March 19, 2015 By AARON MEHTA – Defense News
WASHINGTON — The Air Force secretary expects the KC-46A tanker to have its first flight sometime over the summer, a "several month" delay for a milestone on the program.
The timeline laid out for Defense News by Air Force Secretary Deborah Lee James clarifies comments made Tuesday by Brig. Gen. Duke Richardson, program executive officer for tankers, that the tanker was going to miss the expected first flight date of mid-April.
"It is concerning me," James said in a Thursday interview. "My best belief, at this point, is it will be a several-month delay. So hopefully summertime is when it would occur."
This is not the first delay of a major test point on the tanker. The first test flight of a Boeing 767-2C, a test version of the KC-46A without the refueling boom and other tanker equipment, was scheduled for June 2014; it eventually occurred just before the New Year.
Executives for Boeing have emphasized that its focus is on a contractual obligation to provide 18 ready-to-go tankers on the ramp by 2017, and noted that first flight dates are targets, not obligations.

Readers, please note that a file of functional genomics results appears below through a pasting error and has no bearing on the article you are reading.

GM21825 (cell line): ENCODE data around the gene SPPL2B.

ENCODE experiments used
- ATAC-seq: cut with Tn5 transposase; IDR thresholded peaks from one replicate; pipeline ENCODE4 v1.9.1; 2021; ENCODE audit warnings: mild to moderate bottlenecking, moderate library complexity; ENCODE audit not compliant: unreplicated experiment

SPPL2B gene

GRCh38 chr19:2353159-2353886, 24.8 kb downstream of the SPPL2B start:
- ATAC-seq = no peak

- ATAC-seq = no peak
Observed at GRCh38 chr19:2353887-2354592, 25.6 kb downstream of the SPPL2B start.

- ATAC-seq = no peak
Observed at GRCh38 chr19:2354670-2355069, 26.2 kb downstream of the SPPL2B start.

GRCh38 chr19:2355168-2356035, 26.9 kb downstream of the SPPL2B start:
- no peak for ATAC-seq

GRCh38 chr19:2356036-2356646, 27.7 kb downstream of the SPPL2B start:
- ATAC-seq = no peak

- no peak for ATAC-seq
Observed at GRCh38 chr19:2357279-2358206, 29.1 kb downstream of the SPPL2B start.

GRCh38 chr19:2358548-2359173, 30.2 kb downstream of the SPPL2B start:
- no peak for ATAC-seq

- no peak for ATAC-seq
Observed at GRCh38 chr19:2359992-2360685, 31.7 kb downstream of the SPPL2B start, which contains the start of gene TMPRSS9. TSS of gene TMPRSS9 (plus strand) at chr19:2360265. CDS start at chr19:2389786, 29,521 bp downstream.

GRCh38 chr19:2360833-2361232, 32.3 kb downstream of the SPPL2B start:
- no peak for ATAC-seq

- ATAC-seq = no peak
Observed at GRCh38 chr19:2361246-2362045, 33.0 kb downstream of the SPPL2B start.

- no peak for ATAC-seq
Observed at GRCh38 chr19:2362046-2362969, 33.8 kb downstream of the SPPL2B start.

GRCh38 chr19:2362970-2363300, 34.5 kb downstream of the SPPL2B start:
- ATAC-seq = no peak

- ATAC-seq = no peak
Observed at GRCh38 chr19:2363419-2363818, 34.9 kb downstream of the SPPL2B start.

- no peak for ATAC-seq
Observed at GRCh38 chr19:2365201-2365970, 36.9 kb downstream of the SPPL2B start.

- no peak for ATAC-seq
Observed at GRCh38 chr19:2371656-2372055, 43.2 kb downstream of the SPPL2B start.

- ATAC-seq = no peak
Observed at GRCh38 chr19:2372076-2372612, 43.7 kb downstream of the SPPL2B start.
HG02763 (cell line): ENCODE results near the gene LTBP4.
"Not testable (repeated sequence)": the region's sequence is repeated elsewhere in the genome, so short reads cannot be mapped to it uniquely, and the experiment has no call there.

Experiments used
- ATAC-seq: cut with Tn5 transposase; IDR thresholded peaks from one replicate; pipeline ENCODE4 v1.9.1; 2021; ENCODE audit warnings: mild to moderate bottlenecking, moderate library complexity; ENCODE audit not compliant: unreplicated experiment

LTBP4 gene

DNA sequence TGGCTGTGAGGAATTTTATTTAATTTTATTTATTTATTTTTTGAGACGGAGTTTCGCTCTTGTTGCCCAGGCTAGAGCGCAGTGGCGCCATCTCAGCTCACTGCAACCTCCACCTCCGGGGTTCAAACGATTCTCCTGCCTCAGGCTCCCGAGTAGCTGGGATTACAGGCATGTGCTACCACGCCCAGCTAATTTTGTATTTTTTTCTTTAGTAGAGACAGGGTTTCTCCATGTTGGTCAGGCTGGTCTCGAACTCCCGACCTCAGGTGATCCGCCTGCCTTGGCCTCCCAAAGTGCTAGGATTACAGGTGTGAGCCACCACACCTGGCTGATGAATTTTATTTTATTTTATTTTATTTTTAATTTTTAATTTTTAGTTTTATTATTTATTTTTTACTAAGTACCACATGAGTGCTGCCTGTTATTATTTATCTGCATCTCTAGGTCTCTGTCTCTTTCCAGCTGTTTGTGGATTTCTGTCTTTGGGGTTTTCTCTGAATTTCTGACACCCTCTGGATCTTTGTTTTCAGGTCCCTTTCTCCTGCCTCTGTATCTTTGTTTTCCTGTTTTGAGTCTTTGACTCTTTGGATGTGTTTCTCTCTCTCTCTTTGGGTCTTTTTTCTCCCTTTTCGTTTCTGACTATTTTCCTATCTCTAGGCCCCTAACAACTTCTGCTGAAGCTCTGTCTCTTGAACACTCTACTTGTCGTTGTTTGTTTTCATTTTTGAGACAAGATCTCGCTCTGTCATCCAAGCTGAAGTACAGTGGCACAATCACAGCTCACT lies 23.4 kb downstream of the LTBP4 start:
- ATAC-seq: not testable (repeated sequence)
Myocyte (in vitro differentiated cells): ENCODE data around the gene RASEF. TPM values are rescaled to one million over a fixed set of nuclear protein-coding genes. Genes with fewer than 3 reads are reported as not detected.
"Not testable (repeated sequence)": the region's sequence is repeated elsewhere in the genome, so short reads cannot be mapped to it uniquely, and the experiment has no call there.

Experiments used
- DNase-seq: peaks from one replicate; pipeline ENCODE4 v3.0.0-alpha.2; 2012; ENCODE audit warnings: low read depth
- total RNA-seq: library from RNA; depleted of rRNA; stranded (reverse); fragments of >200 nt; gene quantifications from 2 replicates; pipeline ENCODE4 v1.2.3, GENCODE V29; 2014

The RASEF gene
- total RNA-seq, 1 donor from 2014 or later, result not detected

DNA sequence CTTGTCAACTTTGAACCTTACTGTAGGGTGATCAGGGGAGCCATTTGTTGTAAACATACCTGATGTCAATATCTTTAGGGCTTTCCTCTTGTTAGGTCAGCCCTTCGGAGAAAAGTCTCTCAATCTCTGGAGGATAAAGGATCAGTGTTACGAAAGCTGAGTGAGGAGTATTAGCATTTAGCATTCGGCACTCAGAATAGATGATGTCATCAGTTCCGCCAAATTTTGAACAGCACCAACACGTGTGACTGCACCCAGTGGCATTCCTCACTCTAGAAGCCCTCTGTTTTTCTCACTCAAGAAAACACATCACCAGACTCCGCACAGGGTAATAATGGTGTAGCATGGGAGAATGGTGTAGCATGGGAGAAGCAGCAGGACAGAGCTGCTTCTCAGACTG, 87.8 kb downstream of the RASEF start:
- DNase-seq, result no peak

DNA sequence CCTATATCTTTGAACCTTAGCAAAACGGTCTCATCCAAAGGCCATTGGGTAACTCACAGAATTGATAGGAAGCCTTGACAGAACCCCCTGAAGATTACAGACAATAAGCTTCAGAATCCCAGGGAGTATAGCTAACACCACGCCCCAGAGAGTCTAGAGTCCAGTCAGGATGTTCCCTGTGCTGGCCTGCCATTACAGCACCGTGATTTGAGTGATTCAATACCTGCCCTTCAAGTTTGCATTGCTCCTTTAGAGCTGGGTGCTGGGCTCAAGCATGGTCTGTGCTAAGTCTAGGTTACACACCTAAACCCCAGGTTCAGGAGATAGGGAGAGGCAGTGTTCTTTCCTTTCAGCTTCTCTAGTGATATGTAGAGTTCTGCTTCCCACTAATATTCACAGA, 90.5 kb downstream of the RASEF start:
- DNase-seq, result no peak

James did say that the KC-46 program has some good news, noting that the costs are capped and the company is largely on track for its major contractual requirements.
However, Richardson warned on Tuesday that the margin built into the schedule was essentially gone, and that any delay in getting that first flight up was a concern because of the need to get air worthiness certifications.
James echoed Richardson's concern about the lack of margin, and added that Boeing has submitted a new integrated master schedule, laying out its internal target dates, for review by the Air Force.
"The worrying news is that underneath those contractual and milestone requirements, there are a whole lot of other milestones," James said. "This is the internal plan for how do you get from here to there to meet the milestones. That's where there have been challenges and slippages and so forth, so that is the worrying part."
The KC-46A will replace the majority of the service's tanker fleet with 179 new planes, based on a Boeing commercial design.